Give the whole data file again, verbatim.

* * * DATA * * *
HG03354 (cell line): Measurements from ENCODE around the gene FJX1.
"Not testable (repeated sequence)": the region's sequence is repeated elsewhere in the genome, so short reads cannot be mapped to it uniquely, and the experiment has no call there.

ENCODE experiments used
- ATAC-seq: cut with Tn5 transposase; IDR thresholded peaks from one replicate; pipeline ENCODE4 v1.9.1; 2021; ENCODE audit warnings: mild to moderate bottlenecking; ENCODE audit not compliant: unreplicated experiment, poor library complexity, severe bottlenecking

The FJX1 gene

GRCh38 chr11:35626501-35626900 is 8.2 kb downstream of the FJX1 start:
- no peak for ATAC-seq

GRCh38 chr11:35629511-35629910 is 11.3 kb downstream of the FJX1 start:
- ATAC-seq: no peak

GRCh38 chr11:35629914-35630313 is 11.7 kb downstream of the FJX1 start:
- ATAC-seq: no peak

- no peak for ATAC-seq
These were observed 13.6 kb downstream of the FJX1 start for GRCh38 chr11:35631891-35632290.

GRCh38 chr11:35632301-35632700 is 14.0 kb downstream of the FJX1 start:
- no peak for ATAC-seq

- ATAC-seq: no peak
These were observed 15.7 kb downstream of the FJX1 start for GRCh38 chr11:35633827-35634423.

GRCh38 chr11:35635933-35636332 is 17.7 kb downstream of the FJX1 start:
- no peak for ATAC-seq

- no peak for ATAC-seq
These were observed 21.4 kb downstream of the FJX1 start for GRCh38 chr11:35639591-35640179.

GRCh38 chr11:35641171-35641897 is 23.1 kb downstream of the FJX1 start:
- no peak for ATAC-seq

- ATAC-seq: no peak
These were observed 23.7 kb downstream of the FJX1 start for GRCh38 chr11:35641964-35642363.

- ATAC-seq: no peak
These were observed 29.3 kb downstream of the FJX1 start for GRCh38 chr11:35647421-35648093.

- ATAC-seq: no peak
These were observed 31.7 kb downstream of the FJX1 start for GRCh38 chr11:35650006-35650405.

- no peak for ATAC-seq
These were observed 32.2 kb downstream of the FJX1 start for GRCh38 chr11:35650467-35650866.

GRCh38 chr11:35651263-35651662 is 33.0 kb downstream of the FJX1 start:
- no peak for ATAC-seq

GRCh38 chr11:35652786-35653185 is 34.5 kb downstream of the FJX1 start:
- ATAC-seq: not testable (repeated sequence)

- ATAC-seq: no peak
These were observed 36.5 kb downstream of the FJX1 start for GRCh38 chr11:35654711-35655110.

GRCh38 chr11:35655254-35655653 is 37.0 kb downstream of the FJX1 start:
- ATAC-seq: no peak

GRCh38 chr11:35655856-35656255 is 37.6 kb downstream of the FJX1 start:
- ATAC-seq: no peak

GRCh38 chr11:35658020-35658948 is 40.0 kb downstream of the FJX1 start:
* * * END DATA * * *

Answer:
HG03354 (cell line): Measurements from ENCODE around the gene FJX1.
"Not testable (repeated sequence)": the region's sequence is repeated elsewhere in the genome, so short reads cannot be mapped to it uniquely, and the experiment has no call there.

ENCODE experiments used
- ATAC-seq: cut with Tn5 transposase; IDR thresholded peaks from one replicate; pipeline ENCODE4 v1.9.1; 2021; ENCODE audit warnings: mild to moderate bottlenecking; ENCODE audit not compliant: unreplicated experiment, poor library complexity, severe bottlenecking

The FJX1 gene

GRCh38 chr11:35626501-35626900 is 8.2 kb downstream of the FJX1 start:
- no peak for ATAC-seq

GRCh38 chr11:35629511-35629910 is 11.3 kb downstream of the FJX1 start:
- ATAC-seq: no peak

GRCh38 chr11:35629914-35630313 is 11.7 kb downstream of the FJX1 start:
- ATAC-seq: no peak

- no peak for ATAC-seq
These were observed 13.6 kb downstream of the FJX1 start for GRCh38 chr11:35631891-35632290.

GRCh38 chr11:35632301-35632700 is 14.0 kb downstream of the FJX1 start:
- no peak for ATAC-seq

- ATAC-seq: no peak
These were observed 15.7 kb downstream of the FJX1 start for GRCh38 chr11:35633827-35634423.

GRCh38 chr11:35635933-35636332 is 17.7 kb downstream of the FJX1 start:
- no peak for ATAC-seq

- no peak for ATAC-seq
These were observed 21.4 kb downstream of the FJX1 start for GRCh38 chr11:35639591-35640179.

GRCh38 chr11:35641171-35641897 is 23.1 kb downstream of the FJX1 start:
- no peak for ATAC-seq

- ATAC-seq: no peak
These were observed 23.7 kb downstream of the FJX1 start for GRCh38 chr11:35641964-35642363.

- ATAC-seq: no peak
These were observed 29.3 kb downstream of the FJX1 start for GRCh38 chr11:35647421-35648093.

- ATAC-seq: no peak
These were observed 31.7 kb downstream of the FJX1 start for GRCh38 chr11:35650006-35650405.

- no peak for ATAC-seq
These were observed 32.2 kb downstream of the FJX1 start for GRCh38 chr11:35650467-35650866.

GRCh38 chr11:35651263-35651662 is 33.0 kb downstream of the FJX1 start:
- no peak for ATAC-seq

GRCh38 chr11:35652786-35653185 is 34.5 kb downstream of the FJX1 start:
- ATAC-seq: not testable (repeated sequence)

- ATAC-seq: no peak
These were observed 36.5 kb downstream of the FJX1 start for GRCh38 chr11:35654711-35655110.

GRCh38 chr11:35655254-35655653 is 37.0 kb downstream of the FJX1 start:
- ATAC-seq: no peak

GRCh38 chr11:35655856-35656255 is 37.6 kb downstream of the FJX1 start:
- ATAC-seq: no peak

GRCh38 chr11:35658020-35658948 is 40.0 kb downstream of the FJX1 start: